This is what happens when you expose a global setting programmatically. People see the setting and think that twiddling it will solve their problem instead of looking for a local solution to their local problem, in this case creating a fullscreen window that covers the taskbar.

  • The Old New Thing

    The continuing battle between people who offer a service and others who want to hack into the service


    In the history of the Internet, there have been many cases of one company providing a service, and others trying to piggyback off the service through a nonstandard client. The result is usually a back-and-forth where the provider changes the interface, the piggybacker reverse-engineers the interface, back and forth, until one side finally gives up.

    Once upon a time, there was one company with a well-known service, and another company that was piggybacking off it. (I first heard this story from somebody who worked at the piggybacking company.) The back-and-forth continued for several rounds, until the provider made a change to the interface that ended the game: They exploited a buffer overflow bug in their own client. The server sent an intentional buffer overflow to the client, resulting in the client being pwned by the server. I'm not sure what happened next, but presumably the server sent some exploit code to the client and waited for the client to respond in a manner that confirmed that the exploit had executed.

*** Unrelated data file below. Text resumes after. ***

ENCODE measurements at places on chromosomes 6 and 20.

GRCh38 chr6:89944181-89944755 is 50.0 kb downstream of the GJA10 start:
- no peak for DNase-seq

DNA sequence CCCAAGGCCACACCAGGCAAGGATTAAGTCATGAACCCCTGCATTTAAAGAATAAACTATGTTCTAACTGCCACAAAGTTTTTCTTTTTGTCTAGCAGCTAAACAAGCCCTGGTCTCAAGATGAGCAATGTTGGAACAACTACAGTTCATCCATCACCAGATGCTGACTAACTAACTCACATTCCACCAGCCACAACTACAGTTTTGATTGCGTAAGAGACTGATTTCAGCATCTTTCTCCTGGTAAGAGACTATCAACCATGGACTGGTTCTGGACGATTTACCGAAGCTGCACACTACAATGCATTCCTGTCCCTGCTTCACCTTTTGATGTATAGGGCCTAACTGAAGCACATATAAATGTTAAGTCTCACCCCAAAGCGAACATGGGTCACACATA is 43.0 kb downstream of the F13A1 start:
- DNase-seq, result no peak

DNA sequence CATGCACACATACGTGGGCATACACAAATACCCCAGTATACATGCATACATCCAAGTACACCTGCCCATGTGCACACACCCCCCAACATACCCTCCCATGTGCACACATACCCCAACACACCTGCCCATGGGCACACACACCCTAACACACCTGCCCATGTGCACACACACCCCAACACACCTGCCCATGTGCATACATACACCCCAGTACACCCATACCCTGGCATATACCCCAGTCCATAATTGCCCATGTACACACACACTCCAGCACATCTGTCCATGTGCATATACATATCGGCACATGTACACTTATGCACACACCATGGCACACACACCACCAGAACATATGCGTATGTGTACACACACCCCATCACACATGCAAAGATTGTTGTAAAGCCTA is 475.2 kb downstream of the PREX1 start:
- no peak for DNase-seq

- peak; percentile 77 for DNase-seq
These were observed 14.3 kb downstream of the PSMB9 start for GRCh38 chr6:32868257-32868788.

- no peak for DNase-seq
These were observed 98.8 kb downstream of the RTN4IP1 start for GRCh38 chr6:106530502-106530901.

With that discovery, the people from the piggybacking company gave up. They weren't going to introduce an intentional security flaw into their application. The service provider could send not only the exploit but also some code to detect and disable the rogue client.

    By an amazing stroke of good fortune, I happened to also hear the story of this battle from somebody who worked at the provider. He said that they had a lot of fun fighting this particular battle and particularly enjoyed timing the releases so they caused maximum inconvenience for their adversaries, like, for example, 2am on Saturday.

    Reminder: The ground rules prohibit "trying to guess the identity of a program whose name I did not reveal."

  • The Old New Thing

    You already got your answer, why are you re-asking the question?


    Today's rant is a blend of two earlier rants: People didn't answer your first email for a reason and If you didn't like the answer, asking the same question again is unlikely to help.

    A customer submitted a list of questions (via their customer liaison) to the Widgets discussion list, and somebody wrote up a reply, which was sent back to the customer. So far so good.

    A few days later, the same list of questions was submitted to the Gizmo discussion list via a different customer liaison. Since the question was about Widgets, the question was forwarded to the Widgets discussion list, at which point the same answer was forwarded back. Okay, so now we have a fishing expedition.